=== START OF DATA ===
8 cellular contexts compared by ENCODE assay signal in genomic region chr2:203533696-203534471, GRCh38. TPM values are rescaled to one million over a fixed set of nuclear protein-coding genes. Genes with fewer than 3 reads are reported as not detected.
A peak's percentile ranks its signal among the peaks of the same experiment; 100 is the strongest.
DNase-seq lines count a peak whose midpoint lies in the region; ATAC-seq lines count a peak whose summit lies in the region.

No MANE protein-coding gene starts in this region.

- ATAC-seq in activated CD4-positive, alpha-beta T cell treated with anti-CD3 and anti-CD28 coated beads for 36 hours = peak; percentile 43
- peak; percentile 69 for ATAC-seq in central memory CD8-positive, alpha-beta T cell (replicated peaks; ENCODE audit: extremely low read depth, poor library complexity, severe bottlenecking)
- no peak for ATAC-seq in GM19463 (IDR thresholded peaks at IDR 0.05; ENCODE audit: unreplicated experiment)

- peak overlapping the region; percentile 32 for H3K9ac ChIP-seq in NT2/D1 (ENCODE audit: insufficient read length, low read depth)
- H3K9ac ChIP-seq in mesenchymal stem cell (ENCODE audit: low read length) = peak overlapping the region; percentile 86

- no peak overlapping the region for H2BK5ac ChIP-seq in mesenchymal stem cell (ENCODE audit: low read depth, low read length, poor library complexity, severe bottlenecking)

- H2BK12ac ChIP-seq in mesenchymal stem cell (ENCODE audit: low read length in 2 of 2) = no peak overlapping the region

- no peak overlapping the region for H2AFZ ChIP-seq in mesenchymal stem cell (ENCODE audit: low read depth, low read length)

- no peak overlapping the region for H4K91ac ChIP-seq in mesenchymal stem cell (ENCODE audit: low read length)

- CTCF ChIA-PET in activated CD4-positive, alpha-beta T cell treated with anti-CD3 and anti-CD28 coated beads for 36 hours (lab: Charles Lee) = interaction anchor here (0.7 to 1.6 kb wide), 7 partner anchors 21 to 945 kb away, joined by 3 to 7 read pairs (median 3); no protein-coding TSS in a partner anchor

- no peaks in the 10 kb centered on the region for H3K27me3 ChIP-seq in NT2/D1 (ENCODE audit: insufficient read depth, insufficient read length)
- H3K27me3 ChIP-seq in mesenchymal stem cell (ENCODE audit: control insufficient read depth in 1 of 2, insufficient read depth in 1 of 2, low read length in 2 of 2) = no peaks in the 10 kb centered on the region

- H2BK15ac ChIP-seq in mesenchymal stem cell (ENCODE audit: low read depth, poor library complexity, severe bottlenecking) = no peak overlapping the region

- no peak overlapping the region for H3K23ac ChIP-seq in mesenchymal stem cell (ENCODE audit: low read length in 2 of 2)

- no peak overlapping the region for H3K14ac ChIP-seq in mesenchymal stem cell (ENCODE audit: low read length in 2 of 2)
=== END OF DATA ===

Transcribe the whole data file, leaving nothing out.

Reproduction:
8 cellular contexts compared by ENCODE assay signal in genomic region chr2:203533696-203534471, GRCh38. TPM values are rescaled to one million over a fixed set of nuclear protein-coding genes. Genes with fewer than 3 reads are reported as not detected.
A peak's percentile ranks its signal among the peaks of the same experiment; 100 is the strongest.
DNase-seq lines count a peak whose midpoint lies in the region; ATAC-seq lines count a peak whose summit lies in the region.

No MANE protein-coding gene starts in this region.

- ATAC-seq in activated CD4-positive, alpha-beta T cell treated with anti-CD3 and anti-CD28 coated beads for 36 hours = peak; percentile 43
- peak; percentile 69 for ATAC-seq in central memory CD8-positive, alpha-beta T cell (replicated peaks; ENCODE audit: extremely low read depth, poor library complexity, severe bottlenecking)
- no peak for ATAC-seq in GM19463 (IDR thresholded peaks at IDR 0.05; ENCODE audit: unreplicated experiment)

- peak overlapping the region; percentile 32 for H3K9ac ChIP-seq in NT2/D1 (ENCODE audit: insufficient read length, low read depth)
- H3K9ac ChIP-seq in mesenchymal stem cell (ENCODE audit: low read length) = peak overlapping the region; percentile 86

- no peak overlapping the region for H2BK5ac ChIP-seq in mesenchymal stem cell (ENCODE audit: low read depth, low read length, poor library complexity, severe bottlenecking)

- H2BK12ac ChIP-seq in mesenchymal stem cell (ENCODE audit: low read length in 2 of 2) = no peak overlapping the region

- no peak overlapping the region for H2AFZ ChIP-seq in mesenchymal stem cell (ENCODE audit: low read depth, low read length)

- no peak overlapping the region for H4K91ac ChIP-seq in mesenchymal stem cell (ENCODE audit: low read length)

- CTCF ChIA-PET in activated CD4-positive, alpha-beta T cell treated with anti-CD3 and anti-CD28 coated beads for 36 hours (lab: Charles Lee) = interaction anchor here (0.7 to 1.6 kb wide), 7 partner anchors 21 to 945 kb away, joined by 3 to 7 read pairs (median 3); no protein-coding TSS in a partner anchor

- no peaks in the 10 kb centered on the region for H3K27me3 ChIP-seq in NT2/D1 (ENCODE audit: insufficient read depth, insufficient read length)
- H3K27me3 ChIP-seq in mesenchymal stem cell (ENCODE audit: control insufficient read depth in 1 of 2, insufficient read depth in 1 of 2, low read length in 2 of 2) = no peaks in the 10 kb centered on the region

- H2BK15ac ChIP-seq in mesenchymal stem cell (ENCODE audit: low read depth, poor library complexity, severe bottlenecking) = no peak overlapping the region

- no peak overlapping the region for H3K23ac ChIP-seq in mesenchymal stem cell (ENCODE audit: low read length in 2 of 2)

- no peak overlapping the region for H3K14ac ChIP-seq in mesenchymal stem cell (ENCODE audit: low read length in 2 of 2)